The Wrestler
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The following FAQ entries may contain spoilers. Only the biggest ones (if any) will be covered with spoiler tags. Spoiler tags have been used sparingly in order to make the page more readable.

For detailed information about the amounts and types of (a) sex and nudity, (b) violence and gore, (c) profanity, (d) alcohol, drugs, and smoking, and (e) frightening and intense scenes in this movie, consult the IMDb Parents Guide for this movie. The Parents Guide for The Wrestler can be found here.

No. The Wrestler was scripted by screenwriter Robert Siegel, former editor-in-chief of The Onion. Rourke has claimed to have rewritten much of his own dialogue.

Here's what director Darren Aronofsky said on this issue in an interview: "I think people basically roll [wrestling] off saying, 'Oh, it's fake,' and they forget all about it. But what was interesting to me was that whole line between real and fake. What is real? What is fake? The film is very clear that wrestling is staged, but is it fake when you're a 260-pound guy jumping 10 feet onto a concrete floor? Even if you're trying to protect yourself and your opponent, damage is happening to you. Then, you meet these guys who've been wrestling 10 or 20 years ago, and they're just riddled with injury. They are true athletes. It's just they're almost more like stunt men, so there's that line of real and fake. The other line of real and fake is 'The Ram' doesn't know what's real and what's fake. When he's in the ring, for him that's real life, and so that kind of real and fake comments on the whole wrestling thing." Source here.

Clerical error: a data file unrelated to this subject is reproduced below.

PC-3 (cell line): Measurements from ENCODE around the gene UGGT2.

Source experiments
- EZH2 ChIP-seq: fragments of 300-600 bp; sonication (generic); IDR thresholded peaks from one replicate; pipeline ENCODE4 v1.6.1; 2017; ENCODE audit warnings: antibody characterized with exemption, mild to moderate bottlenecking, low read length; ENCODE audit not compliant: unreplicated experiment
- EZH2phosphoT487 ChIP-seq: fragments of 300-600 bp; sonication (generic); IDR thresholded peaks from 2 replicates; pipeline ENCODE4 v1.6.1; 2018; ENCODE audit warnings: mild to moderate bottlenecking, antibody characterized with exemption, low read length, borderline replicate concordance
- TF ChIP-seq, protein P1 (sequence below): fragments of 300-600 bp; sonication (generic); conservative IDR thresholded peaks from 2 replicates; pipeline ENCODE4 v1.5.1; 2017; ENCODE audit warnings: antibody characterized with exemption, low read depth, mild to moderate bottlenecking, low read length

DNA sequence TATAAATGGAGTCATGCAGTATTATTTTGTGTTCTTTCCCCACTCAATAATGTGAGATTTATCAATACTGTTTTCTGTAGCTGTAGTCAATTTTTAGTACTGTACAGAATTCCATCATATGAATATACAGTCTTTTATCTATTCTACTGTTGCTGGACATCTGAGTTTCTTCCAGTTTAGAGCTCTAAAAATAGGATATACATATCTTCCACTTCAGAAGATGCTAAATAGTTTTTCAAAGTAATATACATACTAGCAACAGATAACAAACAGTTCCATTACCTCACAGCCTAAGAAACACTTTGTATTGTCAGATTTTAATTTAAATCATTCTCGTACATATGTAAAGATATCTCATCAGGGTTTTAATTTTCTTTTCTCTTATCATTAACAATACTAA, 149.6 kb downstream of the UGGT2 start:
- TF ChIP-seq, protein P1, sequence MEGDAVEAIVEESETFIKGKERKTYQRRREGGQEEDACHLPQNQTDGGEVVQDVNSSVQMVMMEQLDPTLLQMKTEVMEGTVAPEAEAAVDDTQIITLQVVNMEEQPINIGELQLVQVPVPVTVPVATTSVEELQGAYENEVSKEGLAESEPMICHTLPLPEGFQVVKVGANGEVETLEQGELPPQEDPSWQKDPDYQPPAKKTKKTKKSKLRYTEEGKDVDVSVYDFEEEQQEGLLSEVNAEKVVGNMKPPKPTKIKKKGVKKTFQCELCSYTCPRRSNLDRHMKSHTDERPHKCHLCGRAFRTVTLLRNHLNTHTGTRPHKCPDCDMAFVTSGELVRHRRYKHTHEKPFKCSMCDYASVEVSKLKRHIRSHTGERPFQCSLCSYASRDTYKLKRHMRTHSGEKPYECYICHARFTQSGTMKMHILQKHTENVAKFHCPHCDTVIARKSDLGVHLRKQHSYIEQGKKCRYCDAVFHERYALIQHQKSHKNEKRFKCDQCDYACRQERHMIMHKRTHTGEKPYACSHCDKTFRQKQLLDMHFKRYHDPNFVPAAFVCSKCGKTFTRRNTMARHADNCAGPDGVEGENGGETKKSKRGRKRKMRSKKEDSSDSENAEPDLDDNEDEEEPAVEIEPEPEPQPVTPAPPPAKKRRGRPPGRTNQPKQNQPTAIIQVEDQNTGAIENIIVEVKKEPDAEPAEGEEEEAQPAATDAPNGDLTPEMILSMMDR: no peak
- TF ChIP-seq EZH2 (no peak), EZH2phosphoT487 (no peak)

It is not explicitly shown whether he lives or dies, and it is probably done so deliberately. Earlier in the film when Randy has his first heart attack, there is an abrupt cut to black followed by silence. Because of this, one could also argue that Randy almost certainly succumbs later to a second fatal heart attack. Rourke has stated he personally believes the ending is up to the audience's interpretation, but added "if I had my way about it, it would be that his heart just explodes. Cause he doesn't want to go back to that trailer and he's living in a state of hopelessness. There's nothing worse than that." Source here (@ 4:15)

It's part of the original score by longtime Aronofsky collaborator Clint Mansell, performed by Slash. The only way to hear the brief instrumental along with the rest of the original score by itself at the moment is through his myspace page under Music from the Wrestler. It begins just after 7:20. The music has also been released on iTunes as a single.